Dinosaur bones stolen in Central Utah

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Federal officials are investigating what they call a brazen theft of dinosaur bones from a secret location in Central Utah where scientists were digging for fossils.

Experts say it's a glaring example of fossil theft, a widespread problem in the age of the Internet.

Dinosaur bones stolen in Central Utah

BLM paleontologist Scott Foss said, "The theft like this, it happens quite a bit. And when it does, it's very tragic."

Foss doesn't want us to say where the theft occurred. We met him at a different fossil hotspot. He showed us how paleontologists at the secret dig location used plaster jackets to protect exposed dinosaur bones during the winter.

"The thieves found some of these jackets. Whether it was malicious or just curiosity, they removed the jackets. Some bones were stolen and some of the bones that were left behind were vandalized," Foss said.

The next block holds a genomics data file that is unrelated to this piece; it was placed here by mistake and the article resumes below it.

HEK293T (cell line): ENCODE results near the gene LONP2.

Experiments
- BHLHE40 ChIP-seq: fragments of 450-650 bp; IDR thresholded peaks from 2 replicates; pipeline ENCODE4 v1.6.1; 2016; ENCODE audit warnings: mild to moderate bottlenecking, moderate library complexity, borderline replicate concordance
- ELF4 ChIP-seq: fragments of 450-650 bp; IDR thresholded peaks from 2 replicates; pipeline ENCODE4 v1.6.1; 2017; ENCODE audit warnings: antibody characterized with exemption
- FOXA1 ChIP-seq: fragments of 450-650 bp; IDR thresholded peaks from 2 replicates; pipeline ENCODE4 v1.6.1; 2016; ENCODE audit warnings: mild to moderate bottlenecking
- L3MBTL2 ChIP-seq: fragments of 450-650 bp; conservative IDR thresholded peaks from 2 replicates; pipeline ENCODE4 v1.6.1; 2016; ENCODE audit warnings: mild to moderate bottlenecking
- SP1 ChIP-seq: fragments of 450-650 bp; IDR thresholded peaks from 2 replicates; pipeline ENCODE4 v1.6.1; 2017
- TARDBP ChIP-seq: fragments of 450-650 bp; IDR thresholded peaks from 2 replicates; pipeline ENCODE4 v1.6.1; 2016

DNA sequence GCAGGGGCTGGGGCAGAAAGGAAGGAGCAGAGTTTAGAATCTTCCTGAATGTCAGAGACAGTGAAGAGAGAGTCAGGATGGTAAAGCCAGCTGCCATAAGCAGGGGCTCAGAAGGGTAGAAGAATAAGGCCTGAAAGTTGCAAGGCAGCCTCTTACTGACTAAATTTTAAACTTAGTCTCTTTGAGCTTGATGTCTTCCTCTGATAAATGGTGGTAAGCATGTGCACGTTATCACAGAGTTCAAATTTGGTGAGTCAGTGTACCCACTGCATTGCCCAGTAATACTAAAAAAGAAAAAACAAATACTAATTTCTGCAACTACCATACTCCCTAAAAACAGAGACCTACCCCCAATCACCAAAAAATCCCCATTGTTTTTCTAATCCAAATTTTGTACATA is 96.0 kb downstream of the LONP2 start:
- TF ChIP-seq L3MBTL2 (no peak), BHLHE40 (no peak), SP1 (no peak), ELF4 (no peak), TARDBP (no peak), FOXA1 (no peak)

What would somebody do with stolen dinosaur bones? Well, they might try to make big money on the Internet.

Dinosaur bones stolen in Central Utah

"I've seen prices as high as $10,000 and $20,000 for very small fossils that are found right here in Utah," Foss said.

Fossils are commonly sold on eBay, on private collector Web sites, and sites run by commercial companies. But the BLM suspects much of the merchandise is stolen from public land.

Collecting fossils is allowed on public land for personal use if the fossils are remnants of plants, such as petrified wood, or of invertebrate animals, such as trilobites.

"What's not allowed is collecting with the intent to sell," Foss explained.

For dinosaur-related fossils on public land, even dinosaur footprints, it's against the law to collect them at all.

"Vertebrate fossils cannot be sold legally if they came from public lands. There are no exceptions to that rule," Foss said.

The BLM says many Internet buyers either don't realize or don't care that they're encouraging theft of treasures owned by the public.

On private land there are no laws against collecting and selling fossils.

For more information about what's allowed and what isn't, you can go to the link on this page.

E-mail: hollenhorst@ksl.com

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John Hollenhorst


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